There were also plenty of (good and bad) things happening in the other Central Asian states -- Kazakhstan, Kyrgyzstan, Tajikistan, and Turkmenistan -- that perhaps provide some insight into what lies in store for the region in 2019.

RFE/RL's media-relations manager, Muhammad Tahir, moderated a discussion that looked at some of the key events in Central Asia in 2018 and what they might mean for the next 12 months.

It's a broad topic that merits hours, not minutes, of discussion.

So, we brought in two people who have been watching Central Asia for many years: Joanna Lillis, an Almaty-based, longtime correspondent for EurasiaNet and author of the recently published Dark Shadows: Inside The Secret World of Kazakhstan; and Luca Anceschi, professor of Central Asian Studies at Glasgow University and author of Turkmenistan's Foreign Policy: Positive Neutrality And The Consolidation Of The Turkmen Regime. As usual, I was also happy to take part in the conversation.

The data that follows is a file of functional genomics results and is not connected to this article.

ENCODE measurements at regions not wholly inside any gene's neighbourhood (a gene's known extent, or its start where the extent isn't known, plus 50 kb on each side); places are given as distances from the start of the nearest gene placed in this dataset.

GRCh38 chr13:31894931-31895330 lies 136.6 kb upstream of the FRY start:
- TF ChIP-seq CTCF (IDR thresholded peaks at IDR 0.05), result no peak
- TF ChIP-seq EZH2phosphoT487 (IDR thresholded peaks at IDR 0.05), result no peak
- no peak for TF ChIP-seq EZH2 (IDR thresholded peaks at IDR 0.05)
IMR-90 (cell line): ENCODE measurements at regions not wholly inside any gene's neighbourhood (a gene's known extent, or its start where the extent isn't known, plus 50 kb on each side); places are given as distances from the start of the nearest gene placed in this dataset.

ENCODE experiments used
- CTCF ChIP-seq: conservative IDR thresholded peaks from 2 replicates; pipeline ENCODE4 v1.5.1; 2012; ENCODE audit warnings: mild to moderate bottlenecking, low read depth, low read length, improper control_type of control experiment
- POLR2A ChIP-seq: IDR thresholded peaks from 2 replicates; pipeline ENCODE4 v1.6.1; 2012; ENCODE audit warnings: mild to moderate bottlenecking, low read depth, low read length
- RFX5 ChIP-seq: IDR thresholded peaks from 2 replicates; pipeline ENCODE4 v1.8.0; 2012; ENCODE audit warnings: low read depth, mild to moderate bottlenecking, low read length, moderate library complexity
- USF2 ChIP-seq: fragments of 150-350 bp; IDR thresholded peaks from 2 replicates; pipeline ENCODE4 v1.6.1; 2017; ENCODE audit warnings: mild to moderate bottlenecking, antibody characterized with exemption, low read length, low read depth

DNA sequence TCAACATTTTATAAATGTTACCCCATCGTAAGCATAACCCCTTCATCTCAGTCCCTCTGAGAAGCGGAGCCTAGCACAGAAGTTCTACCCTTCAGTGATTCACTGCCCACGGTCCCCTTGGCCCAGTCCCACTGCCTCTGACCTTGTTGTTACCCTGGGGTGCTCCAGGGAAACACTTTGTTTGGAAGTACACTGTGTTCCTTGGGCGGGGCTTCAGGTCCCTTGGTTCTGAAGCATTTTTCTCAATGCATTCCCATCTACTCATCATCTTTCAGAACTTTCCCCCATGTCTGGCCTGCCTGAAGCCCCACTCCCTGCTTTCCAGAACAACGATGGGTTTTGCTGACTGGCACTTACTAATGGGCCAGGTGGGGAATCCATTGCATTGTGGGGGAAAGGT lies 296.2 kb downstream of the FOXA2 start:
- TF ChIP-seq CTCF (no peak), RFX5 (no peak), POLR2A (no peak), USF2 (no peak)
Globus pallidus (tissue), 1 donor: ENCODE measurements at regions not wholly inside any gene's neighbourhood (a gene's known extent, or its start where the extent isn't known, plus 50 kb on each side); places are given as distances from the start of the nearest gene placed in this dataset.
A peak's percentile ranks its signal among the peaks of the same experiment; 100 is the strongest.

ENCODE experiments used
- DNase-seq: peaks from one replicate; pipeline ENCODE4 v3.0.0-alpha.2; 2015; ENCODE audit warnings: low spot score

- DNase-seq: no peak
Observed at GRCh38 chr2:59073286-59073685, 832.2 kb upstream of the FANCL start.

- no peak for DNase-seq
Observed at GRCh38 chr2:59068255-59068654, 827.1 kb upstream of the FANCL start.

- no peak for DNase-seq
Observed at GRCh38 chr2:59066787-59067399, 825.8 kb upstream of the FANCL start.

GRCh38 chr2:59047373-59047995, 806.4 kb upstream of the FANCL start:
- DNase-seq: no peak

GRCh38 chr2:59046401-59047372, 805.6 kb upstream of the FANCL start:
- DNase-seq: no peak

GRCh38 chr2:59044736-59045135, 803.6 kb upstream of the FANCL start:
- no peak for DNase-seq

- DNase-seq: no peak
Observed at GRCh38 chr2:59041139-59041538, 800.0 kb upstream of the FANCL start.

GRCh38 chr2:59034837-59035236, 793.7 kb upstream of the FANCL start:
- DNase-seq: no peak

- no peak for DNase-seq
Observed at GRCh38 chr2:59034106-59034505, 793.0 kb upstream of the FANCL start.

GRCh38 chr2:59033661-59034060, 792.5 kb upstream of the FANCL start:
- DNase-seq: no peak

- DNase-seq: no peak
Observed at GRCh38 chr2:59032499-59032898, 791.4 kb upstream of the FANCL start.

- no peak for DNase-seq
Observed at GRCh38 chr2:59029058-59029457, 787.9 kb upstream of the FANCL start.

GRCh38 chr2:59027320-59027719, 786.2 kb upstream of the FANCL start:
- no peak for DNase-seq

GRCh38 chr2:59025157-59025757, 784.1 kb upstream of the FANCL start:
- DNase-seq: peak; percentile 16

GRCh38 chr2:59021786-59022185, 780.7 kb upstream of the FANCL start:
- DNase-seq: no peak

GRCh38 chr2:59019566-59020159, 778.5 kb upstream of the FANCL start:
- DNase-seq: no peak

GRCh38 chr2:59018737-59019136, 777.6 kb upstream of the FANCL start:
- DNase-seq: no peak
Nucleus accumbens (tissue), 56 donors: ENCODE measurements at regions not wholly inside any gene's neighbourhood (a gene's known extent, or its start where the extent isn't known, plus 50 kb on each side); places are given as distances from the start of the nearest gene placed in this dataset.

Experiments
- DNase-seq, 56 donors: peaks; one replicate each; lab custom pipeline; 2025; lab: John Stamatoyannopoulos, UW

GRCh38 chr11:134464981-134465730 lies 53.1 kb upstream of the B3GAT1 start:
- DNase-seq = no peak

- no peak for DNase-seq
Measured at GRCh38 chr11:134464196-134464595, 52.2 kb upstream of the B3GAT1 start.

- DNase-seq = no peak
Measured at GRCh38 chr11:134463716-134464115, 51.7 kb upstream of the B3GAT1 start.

Majlis Podcast: A Look Back At 2018 In Central Asia
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About This Blog

Qishloq Ovozi is a blog by RFE/RL Central Asia specialist Bruce Pannier that aims to look at the events that are shaping Central Asia and its respective countries, connect some of the dots to shed light on why those processes are occurring, and identify the agents of change.

Bruce Pannier
Bruce Pannier

Content draws on the extensive knowledge and contacts of RFE/RL's Central Asian services but also allow scholars in the West, particularly younger scholars who will be tomorrow’s experts on the region, opportunities to share their views on the evolving situation at this Eurasian crossroad.

The name means "Village Voice" in Uzbek. But don't be fooled, Qishloq Ovozi is about all of Central Asia.